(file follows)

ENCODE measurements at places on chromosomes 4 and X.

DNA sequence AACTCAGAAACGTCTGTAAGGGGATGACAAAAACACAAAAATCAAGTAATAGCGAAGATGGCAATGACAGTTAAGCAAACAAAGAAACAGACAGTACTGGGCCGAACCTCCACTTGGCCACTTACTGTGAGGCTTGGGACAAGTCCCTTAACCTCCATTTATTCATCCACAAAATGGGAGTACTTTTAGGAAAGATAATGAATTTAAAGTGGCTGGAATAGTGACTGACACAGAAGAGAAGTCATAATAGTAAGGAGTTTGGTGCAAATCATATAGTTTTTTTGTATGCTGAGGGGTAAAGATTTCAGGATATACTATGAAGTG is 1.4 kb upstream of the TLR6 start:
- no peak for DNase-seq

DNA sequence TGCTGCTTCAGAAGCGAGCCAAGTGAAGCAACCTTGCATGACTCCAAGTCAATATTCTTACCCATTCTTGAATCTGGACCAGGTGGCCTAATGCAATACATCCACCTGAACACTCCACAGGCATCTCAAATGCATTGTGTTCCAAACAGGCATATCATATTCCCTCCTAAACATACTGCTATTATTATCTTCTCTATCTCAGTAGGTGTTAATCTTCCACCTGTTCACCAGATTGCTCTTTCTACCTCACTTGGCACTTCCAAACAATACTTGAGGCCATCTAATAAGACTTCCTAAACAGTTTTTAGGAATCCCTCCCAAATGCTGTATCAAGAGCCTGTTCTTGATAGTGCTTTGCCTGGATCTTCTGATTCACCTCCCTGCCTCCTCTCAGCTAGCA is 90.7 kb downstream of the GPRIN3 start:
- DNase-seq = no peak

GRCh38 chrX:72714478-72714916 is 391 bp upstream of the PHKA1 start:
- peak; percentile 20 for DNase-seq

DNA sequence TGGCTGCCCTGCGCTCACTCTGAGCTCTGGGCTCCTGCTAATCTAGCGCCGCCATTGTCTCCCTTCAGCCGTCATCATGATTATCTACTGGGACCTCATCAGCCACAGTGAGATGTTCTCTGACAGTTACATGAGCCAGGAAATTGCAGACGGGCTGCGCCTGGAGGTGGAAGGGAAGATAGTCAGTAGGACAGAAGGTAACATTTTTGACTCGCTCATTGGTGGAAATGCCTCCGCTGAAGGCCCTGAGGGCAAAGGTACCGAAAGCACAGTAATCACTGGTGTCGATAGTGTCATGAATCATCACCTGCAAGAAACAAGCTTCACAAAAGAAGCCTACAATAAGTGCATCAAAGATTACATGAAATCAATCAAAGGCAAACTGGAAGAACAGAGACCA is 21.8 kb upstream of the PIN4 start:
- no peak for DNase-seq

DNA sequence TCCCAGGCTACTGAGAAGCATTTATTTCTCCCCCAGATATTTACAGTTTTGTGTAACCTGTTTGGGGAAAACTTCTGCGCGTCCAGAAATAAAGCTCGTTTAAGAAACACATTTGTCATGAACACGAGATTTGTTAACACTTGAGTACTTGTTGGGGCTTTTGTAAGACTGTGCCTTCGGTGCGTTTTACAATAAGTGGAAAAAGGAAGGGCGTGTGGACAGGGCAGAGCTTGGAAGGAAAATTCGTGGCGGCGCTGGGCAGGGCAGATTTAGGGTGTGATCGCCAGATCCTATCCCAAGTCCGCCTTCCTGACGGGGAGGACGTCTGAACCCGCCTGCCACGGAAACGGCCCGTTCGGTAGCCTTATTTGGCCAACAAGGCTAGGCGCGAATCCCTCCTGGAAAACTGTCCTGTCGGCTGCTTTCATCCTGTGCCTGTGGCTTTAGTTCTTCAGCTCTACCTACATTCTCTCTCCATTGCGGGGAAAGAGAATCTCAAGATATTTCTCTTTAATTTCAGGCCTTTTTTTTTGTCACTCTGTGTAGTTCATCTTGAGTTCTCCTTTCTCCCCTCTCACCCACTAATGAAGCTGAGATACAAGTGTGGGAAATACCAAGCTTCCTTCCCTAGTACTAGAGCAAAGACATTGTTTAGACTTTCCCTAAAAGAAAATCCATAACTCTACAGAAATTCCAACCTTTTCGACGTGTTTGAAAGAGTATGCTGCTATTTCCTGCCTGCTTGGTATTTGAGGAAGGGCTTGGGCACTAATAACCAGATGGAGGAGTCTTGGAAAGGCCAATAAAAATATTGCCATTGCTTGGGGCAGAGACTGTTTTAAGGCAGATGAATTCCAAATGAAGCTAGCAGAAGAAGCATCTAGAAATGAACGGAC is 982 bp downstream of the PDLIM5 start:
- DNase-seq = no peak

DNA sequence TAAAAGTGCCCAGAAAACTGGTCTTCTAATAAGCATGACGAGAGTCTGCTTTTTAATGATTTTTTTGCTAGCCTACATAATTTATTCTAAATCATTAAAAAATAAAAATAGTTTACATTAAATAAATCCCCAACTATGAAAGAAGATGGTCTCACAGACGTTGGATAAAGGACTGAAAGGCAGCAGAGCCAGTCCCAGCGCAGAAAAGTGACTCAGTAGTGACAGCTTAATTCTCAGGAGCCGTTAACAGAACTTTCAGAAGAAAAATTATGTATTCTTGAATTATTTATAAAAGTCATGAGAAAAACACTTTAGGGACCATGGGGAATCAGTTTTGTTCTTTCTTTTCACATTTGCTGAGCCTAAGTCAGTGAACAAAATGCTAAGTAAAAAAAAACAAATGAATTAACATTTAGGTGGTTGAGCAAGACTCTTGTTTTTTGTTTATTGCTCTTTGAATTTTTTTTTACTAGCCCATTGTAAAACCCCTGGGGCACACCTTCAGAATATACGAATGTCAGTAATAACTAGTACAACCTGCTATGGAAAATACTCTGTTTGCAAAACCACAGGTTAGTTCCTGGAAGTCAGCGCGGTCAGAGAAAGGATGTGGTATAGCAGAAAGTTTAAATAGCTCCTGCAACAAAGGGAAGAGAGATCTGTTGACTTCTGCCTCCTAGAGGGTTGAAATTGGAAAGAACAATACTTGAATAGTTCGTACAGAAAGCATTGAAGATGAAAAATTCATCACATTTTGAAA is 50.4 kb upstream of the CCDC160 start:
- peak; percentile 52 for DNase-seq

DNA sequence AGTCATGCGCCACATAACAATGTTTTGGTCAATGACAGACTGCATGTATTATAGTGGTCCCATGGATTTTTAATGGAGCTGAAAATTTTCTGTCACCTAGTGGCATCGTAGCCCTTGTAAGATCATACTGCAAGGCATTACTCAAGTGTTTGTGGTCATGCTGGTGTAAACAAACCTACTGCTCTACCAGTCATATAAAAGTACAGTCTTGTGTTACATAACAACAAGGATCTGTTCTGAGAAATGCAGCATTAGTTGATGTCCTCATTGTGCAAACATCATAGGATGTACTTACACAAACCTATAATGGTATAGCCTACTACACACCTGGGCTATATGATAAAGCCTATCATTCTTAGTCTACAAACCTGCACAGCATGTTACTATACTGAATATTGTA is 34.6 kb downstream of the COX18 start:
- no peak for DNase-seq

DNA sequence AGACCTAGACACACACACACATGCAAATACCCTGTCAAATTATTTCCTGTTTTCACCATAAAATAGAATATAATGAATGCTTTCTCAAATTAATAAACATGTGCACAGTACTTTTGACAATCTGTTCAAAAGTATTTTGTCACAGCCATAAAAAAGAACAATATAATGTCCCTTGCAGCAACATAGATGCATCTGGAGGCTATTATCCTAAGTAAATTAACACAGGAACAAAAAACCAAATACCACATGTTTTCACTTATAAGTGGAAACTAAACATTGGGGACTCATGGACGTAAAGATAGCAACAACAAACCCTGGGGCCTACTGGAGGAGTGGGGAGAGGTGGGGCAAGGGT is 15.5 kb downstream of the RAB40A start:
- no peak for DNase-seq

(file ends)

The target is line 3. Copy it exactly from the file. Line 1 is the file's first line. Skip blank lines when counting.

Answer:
- no peak for DNase-seq